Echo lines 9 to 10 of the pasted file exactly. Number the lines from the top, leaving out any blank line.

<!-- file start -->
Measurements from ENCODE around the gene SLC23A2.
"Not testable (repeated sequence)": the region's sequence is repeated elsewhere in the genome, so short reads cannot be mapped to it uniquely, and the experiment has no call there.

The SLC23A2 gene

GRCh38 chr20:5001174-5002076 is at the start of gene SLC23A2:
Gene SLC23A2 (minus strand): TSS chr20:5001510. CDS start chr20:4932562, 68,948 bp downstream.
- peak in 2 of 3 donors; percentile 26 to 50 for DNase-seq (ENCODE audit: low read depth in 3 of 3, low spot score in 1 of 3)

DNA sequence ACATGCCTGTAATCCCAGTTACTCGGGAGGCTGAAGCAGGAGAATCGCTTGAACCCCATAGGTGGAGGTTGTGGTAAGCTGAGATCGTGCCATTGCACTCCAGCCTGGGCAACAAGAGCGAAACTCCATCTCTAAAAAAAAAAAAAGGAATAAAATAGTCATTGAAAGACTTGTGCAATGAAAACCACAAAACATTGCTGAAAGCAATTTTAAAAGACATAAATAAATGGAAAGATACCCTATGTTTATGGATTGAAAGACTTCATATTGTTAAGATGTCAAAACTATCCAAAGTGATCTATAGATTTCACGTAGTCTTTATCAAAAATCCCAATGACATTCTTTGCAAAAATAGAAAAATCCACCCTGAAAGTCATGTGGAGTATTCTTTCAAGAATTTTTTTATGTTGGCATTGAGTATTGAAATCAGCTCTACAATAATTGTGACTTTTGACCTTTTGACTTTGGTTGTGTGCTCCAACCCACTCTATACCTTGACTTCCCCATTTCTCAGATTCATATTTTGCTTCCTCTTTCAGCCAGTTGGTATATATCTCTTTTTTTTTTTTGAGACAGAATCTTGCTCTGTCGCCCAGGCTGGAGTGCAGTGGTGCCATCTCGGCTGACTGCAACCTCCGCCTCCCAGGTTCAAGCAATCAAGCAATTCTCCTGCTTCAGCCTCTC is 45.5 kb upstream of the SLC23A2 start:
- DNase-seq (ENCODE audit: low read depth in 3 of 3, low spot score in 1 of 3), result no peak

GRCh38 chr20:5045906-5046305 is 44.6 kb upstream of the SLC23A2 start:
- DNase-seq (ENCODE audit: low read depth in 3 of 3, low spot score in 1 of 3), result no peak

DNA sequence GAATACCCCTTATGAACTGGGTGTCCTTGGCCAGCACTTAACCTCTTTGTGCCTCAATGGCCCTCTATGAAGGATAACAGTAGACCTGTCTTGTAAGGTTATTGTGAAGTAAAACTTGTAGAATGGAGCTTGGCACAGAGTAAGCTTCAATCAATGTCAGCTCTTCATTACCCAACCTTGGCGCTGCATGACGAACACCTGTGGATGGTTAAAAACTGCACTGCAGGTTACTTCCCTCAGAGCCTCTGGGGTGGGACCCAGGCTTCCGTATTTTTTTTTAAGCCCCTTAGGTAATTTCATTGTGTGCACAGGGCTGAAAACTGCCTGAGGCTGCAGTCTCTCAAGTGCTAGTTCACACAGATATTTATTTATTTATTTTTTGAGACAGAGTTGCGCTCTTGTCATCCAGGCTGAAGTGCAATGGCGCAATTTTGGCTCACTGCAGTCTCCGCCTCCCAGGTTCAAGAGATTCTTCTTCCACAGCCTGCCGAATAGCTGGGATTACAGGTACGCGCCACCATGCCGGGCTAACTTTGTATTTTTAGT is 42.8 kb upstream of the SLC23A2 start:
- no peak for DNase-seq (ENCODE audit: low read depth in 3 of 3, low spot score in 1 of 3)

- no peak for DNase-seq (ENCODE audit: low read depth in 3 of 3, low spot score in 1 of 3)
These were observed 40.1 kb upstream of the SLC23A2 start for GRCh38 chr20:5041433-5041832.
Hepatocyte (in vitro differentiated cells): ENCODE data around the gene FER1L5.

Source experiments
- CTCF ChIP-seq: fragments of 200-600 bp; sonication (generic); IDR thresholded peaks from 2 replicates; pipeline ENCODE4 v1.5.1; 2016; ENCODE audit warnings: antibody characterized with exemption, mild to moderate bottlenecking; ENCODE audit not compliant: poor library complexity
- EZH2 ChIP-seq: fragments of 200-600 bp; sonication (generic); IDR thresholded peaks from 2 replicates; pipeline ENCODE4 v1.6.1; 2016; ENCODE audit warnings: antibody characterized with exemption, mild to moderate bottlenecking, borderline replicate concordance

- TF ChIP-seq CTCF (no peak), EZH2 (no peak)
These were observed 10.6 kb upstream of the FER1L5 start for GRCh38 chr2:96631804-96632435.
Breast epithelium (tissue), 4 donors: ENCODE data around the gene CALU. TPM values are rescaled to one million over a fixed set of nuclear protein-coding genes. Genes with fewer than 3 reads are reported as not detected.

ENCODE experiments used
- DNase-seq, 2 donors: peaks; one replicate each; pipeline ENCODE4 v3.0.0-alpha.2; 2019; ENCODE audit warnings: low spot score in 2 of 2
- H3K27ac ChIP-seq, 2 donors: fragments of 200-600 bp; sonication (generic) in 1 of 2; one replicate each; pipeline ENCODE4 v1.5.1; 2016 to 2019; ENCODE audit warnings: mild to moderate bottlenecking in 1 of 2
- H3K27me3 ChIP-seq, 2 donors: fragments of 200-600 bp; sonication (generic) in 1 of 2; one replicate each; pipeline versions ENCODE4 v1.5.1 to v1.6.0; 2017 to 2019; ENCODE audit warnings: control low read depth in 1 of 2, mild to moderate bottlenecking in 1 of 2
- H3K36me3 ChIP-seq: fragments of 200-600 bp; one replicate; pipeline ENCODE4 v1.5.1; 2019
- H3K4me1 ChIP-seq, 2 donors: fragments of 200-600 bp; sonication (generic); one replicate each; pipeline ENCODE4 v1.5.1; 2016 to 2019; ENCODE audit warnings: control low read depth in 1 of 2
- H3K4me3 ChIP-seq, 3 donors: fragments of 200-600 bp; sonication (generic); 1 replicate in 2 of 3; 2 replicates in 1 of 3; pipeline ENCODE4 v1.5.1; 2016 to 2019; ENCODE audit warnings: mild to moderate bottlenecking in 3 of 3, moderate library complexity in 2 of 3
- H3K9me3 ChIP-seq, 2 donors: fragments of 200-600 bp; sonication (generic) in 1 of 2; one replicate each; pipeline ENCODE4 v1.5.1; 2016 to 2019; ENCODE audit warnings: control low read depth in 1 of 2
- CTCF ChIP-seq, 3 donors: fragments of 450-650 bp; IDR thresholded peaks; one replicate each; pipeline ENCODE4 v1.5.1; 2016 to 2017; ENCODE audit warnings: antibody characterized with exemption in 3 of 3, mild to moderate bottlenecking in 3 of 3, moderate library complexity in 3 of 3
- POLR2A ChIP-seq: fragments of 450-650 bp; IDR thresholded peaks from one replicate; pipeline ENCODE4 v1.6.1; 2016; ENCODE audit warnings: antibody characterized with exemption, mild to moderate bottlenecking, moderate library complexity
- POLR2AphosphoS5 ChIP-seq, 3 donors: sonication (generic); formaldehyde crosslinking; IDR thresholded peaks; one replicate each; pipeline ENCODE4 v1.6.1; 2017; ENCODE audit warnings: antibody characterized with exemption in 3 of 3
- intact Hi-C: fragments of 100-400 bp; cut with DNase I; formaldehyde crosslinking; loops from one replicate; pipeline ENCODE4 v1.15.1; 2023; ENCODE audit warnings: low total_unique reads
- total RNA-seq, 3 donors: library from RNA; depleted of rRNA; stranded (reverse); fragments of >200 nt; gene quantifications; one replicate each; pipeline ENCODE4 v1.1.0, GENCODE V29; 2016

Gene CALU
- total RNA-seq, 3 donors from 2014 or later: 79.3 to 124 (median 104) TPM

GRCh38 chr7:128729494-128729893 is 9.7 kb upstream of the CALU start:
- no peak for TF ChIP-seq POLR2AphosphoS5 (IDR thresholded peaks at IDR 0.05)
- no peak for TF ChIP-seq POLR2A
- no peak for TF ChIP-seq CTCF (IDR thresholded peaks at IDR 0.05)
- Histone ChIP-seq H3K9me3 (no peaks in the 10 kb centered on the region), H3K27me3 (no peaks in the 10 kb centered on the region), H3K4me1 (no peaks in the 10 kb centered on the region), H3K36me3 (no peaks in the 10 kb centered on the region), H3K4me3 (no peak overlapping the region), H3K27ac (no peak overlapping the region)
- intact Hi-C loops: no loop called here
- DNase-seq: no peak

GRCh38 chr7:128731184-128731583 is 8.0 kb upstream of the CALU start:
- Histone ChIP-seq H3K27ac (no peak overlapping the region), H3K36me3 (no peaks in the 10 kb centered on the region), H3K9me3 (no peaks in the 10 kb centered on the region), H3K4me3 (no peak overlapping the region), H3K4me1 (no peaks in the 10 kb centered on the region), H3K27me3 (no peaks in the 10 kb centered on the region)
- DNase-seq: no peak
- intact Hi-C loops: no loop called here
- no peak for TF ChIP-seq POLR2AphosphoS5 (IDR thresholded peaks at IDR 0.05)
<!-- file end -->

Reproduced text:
GRCh38 chr20:5045906-5046305 is 44.6 kb upstream of the SLC23A2 start:
- DNase-seq (ENCODE audit: low read depth in 3 of 3, low spot score in 1 of 3), result no peak